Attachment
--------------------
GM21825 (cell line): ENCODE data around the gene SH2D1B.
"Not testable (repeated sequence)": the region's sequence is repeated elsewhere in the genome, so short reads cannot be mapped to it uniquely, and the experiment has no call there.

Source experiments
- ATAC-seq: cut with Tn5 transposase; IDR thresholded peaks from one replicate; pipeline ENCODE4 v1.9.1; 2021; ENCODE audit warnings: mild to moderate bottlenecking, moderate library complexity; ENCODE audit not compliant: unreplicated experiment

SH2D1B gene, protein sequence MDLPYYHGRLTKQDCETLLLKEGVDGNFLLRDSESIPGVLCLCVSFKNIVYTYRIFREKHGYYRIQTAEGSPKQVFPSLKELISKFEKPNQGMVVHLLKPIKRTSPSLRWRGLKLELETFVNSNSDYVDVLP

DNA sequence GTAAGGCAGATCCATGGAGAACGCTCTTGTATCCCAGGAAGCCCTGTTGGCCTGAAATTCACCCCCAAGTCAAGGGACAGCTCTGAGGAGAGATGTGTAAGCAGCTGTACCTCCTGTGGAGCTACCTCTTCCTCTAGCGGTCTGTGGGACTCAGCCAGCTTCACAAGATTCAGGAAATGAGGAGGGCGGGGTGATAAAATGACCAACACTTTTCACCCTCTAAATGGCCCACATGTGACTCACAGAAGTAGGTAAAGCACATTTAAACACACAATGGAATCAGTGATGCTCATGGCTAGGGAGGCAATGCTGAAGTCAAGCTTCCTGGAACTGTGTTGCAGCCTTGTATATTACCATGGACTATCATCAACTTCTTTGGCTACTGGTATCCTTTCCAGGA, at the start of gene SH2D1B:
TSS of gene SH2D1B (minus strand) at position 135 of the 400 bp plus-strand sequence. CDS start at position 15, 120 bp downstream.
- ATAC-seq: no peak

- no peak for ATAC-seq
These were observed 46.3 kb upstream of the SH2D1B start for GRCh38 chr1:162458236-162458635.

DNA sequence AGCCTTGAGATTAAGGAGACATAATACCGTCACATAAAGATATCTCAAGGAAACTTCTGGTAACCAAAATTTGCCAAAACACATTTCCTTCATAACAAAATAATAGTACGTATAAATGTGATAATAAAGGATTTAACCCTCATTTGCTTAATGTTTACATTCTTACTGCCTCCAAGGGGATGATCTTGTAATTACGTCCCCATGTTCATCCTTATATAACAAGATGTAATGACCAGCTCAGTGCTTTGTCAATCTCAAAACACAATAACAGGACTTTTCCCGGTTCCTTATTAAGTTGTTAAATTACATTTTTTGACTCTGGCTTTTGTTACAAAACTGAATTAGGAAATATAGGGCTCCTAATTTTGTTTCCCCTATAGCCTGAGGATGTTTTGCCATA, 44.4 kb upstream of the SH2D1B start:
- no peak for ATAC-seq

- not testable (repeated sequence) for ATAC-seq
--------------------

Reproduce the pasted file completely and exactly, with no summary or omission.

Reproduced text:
GM21825 (cell line): ENCODE data around the gene SH2D1B.
"Not testable (repeated sequence)": the region's sequence is repeated elsewhere in the genome, so short reads cannot be mapped to it uniquely, and the experiment has no call there.

Source experiments
- ATAC-seq: cut with Tn5 transposase; IDR thresholded peaks from one replicate; pipeline ENCODE4 v1.9.1; 2021; ENCODE audit warnings: mild to moderate bottlenecking, moderate library complexity; ENCODE audit not compliant: unreplicated experiment

SH2D1B gene, protein sequence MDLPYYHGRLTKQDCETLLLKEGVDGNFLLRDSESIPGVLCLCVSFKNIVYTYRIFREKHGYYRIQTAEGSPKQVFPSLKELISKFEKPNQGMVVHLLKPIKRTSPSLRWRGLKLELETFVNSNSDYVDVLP

DNA sequence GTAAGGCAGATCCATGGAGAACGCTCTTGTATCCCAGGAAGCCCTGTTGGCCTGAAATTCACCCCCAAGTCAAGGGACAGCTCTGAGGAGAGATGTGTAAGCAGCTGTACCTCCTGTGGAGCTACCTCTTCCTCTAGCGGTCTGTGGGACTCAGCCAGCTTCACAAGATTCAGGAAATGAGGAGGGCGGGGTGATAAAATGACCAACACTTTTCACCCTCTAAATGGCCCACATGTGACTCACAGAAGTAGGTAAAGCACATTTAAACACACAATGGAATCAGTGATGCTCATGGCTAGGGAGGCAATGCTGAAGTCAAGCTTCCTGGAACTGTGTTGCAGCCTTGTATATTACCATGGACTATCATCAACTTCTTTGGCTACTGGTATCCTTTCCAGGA, at the start of gene SH2D1B:
TSS of gene SH2D1B (minus strand) at position 135 of the 400 bp plus-strand sequence. CDS start at position 15, 120 bp downstream.
- ATAC-seq: no peak

- no peak for ATAC-seq
These were observed 46.3 kb upstream of the SH2D1B start for GRCh38 chr1:162458236-162458635.

DNA sequence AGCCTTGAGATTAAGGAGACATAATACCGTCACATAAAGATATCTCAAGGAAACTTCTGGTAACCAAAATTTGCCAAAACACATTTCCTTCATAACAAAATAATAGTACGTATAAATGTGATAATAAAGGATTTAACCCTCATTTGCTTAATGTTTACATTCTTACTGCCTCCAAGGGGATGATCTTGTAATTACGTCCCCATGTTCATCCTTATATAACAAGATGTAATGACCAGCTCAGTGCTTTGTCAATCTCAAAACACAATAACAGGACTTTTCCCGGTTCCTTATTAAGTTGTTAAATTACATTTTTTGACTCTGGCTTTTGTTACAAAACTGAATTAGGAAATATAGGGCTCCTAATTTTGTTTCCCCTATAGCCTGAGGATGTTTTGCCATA, 44.4 kb upstream of the SH2D1B start:
- no peak for ATAC-seq

- not testable (repeated sequence) for ATAC-seq